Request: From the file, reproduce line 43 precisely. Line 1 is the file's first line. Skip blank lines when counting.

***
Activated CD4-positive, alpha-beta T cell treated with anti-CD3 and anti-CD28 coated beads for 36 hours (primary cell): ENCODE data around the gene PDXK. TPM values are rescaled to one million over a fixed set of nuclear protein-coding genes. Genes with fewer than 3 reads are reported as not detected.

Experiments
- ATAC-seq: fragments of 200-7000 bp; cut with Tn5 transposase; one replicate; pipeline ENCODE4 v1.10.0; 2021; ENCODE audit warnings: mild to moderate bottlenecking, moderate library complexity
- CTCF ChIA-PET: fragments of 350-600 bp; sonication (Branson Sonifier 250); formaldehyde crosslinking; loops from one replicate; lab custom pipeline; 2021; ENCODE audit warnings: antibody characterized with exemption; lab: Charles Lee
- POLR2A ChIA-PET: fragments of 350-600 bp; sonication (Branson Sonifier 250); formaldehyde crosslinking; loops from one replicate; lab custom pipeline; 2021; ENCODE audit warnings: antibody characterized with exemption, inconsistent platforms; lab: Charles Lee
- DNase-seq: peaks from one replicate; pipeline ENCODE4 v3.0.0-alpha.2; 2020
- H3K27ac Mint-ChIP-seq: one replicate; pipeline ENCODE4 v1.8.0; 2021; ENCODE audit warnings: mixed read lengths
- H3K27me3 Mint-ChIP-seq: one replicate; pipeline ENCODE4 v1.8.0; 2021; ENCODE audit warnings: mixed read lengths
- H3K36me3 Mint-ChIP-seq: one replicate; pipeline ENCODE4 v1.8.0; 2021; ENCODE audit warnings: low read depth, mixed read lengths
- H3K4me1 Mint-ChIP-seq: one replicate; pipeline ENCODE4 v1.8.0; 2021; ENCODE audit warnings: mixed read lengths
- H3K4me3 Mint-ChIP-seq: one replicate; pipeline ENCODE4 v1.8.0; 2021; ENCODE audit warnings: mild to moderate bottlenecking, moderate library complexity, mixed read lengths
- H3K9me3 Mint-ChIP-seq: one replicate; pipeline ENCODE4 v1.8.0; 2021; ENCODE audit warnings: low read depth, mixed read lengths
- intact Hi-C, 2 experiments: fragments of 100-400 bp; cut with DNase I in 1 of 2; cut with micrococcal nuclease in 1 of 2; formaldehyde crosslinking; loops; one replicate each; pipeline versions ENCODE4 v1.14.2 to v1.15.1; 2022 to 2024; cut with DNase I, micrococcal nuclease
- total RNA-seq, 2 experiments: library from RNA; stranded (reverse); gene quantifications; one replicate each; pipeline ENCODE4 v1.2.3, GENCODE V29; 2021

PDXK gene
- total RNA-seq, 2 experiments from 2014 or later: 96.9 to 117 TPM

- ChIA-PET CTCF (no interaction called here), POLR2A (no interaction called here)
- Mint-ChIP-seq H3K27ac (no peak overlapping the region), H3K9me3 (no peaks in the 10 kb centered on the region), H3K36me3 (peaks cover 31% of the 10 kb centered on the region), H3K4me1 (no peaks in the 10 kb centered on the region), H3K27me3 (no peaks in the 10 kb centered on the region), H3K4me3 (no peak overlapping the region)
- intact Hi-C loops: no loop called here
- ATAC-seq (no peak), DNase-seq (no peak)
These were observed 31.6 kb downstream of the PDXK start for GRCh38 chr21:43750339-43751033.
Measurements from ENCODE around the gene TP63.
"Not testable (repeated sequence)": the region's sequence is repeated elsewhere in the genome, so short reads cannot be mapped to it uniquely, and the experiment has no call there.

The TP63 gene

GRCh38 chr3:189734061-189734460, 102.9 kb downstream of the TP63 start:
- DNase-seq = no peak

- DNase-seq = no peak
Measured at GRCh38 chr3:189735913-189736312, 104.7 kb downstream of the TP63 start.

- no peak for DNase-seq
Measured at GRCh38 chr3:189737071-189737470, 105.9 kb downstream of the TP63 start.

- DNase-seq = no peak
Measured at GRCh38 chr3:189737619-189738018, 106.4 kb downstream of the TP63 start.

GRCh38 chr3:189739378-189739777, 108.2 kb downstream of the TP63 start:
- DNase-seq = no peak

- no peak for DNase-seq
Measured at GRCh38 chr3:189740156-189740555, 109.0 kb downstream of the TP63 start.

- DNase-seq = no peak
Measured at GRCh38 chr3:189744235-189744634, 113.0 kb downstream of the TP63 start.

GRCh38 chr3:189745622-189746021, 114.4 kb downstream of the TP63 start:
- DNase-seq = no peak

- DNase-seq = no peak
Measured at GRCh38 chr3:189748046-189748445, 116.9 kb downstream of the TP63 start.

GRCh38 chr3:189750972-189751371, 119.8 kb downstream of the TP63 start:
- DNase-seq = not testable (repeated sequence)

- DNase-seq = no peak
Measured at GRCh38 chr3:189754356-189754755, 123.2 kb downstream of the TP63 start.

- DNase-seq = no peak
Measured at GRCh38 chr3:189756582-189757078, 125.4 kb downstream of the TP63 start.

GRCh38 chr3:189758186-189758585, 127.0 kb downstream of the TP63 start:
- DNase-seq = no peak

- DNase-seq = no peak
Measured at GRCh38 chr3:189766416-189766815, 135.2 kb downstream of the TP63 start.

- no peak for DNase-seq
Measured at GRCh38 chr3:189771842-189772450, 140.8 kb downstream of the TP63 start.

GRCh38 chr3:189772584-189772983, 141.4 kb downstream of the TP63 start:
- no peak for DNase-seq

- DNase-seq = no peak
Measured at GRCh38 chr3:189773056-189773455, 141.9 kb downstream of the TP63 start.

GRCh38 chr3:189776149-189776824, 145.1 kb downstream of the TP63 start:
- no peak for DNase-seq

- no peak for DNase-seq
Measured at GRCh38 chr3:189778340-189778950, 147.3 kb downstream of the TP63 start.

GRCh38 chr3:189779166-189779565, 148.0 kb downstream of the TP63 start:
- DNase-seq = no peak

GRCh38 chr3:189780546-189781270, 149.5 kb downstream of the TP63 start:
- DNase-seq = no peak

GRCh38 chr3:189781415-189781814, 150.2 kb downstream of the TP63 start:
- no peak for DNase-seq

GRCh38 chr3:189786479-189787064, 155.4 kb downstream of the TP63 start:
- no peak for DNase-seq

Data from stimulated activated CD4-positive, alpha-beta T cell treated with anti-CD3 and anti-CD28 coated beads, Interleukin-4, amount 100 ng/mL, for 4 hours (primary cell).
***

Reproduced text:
GRCh38 chr3:189750972-189751371, 119.8 kb downstream of the TP63 start: